by Richard Wilcox
Tokyo, Japan (SPX) Oct 12, 2011
Richard Wilcox lives in Japan and studies environmental issues, and has published articles on Fukushima in Counterpunch, Dissident Voice and Global Research. "If nuclear power is so 'safe,' why is it that nuclear power stations are not placed where the power is most needed - in or very near large cities? Because they are dangerous. OK, if they're dangerous, why is it the operators are not terribly interested in safety measures?" -Tony Boys, Can Do Better Blog (1)
Over six months have passed since the nuclear disaster in Fukushima, Japan. What progress if any has been made to deal with what is surely one the worst industrial accidents in history?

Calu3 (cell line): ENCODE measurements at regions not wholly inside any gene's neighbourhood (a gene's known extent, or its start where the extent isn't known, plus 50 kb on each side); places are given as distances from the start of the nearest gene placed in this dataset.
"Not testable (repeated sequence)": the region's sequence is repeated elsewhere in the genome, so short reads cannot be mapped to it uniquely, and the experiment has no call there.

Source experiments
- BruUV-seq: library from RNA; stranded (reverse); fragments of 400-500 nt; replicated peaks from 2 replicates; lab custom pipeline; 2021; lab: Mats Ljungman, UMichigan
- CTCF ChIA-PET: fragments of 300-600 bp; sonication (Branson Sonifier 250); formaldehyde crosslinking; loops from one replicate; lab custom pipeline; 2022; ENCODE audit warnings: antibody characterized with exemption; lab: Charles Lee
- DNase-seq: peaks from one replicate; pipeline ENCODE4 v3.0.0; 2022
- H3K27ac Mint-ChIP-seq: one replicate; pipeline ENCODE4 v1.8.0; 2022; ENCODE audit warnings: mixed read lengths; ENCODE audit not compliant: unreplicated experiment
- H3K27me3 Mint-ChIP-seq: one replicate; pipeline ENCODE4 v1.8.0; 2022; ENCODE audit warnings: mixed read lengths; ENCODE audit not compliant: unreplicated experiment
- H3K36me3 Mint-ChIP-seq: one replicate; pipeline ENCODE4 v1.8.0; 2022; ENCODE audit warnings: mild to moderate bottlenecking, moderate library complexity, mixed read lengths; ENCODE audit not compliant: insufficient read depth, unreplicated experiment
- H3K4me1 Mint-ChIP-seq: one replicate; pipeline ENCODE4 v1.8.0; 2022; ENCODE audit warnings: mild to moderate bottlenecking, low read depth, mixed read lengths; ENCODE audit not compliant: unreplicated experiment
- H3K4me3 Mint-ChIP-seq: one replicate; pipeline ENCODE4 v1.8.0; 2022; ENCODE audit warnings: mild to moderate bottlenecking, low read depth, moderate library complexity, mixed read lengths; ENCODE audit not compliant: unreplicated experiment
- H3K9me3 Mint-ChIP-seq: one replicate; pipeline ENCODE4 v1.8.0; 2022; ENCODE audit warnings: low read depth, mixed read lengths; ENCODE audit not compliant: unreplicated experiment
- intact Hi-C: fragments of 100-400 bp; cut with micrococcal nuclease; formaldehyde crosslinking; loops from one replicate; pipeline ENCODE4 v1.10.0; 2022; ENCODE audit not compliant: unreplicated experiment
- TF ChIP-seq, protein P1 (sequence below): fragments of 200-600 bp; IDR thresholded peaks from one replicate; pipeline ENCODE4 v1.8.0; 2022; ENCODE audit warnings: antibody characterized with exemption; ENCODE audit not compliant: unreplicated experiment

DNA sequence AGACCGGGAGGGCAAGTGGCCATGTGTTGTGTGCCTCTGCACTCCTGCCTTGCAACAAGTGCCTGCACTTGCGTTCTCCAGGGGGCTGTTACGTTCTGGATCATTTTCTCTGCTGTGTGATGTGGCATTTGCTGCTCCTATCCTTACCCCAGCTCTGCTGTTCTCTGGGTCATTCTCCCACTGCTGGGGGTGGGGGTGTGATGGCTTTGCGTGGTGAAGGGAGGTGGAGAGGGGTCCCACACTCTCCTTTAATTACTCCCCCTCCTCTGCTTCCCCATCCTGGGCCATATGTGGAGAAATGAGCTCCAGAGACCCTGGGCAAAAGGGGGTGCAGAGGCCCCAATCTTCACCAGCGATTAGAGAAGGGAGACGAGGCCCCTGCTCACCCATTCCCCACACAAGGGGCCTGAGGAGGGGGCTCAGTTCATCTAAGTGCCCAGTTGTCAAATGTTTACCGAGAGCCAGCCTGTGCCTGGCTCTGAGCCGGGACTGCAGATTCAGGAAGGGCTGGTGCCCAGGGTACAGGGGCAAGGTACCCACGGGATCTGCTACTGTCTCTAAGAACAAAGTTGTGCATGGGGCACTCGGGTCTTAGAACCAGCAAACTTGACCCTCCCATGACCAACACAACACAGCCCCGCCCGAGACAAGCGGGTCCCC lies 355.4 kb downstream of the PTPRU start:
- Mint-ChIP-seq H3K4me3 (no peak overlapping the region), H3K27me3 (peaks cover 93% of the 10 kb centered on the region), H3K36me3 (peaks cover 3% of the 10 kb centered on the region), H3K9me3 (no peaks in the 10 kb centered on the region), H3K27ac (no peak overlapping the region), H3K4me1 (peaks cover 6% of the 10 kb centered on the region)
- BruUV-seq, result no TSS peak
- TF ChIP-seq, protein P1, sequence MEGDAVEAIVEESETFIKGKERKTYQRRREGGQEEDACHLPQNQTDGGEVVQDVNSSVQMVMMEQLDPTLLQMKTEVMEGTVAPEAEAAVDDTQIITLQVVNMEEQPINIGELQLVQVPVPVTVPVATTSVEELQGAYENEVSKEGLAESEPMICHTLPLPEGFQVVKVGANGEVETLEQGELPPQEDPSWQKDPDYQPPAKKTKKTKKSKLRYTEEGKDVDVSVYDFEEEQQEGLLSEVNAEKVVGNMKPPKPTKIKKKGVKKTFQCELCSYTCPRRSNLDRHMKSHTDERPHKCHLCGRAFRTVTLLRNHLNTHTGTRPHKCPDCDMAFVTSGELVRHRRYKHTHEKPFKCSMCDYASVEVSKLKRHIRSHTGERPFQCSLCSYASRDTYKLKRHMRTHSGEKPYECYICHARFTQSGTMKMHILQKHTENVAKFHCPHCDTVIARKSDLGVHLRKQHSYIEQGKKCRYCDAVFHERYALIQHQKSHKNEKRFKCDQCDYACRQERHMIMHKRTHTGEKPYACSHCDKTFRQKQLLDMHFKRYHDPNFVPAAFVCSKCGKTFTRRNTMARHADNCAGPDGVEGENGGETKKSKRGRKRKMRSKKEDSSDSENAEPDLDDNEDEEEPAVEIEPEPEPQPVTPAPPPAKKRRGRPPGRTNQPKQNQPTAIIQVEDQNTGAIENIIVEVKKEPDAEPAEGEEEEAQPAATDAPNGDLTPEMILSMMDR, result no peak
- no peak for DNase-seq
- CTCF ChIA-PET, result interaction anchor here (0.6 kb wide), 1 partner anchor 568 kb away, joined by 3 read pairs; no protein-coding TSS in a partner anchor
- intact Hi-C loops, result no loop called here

The situation at the Fukushima No.1 power station site is far from being resolved. Although Tokyo Electric Power Company (Tepco) has said a "cold shutdown" of some of the reactors may be "within reach" (2). Although a drastic reduction from the trillions of becquerals of radiation that were released during the darkest days of March, retired nuclear engineer Arnie Gunderson who has supplied us with a steady source of reliable analyses, roughly estimates that the damaged reactors are still emitting a billion becquerals per day (3). Recently Professor Hiroaki Koide, a radiation metrology and nuclear safety expert at Kyoto University's Research Reactor Institute, relayed the frightening assessment that: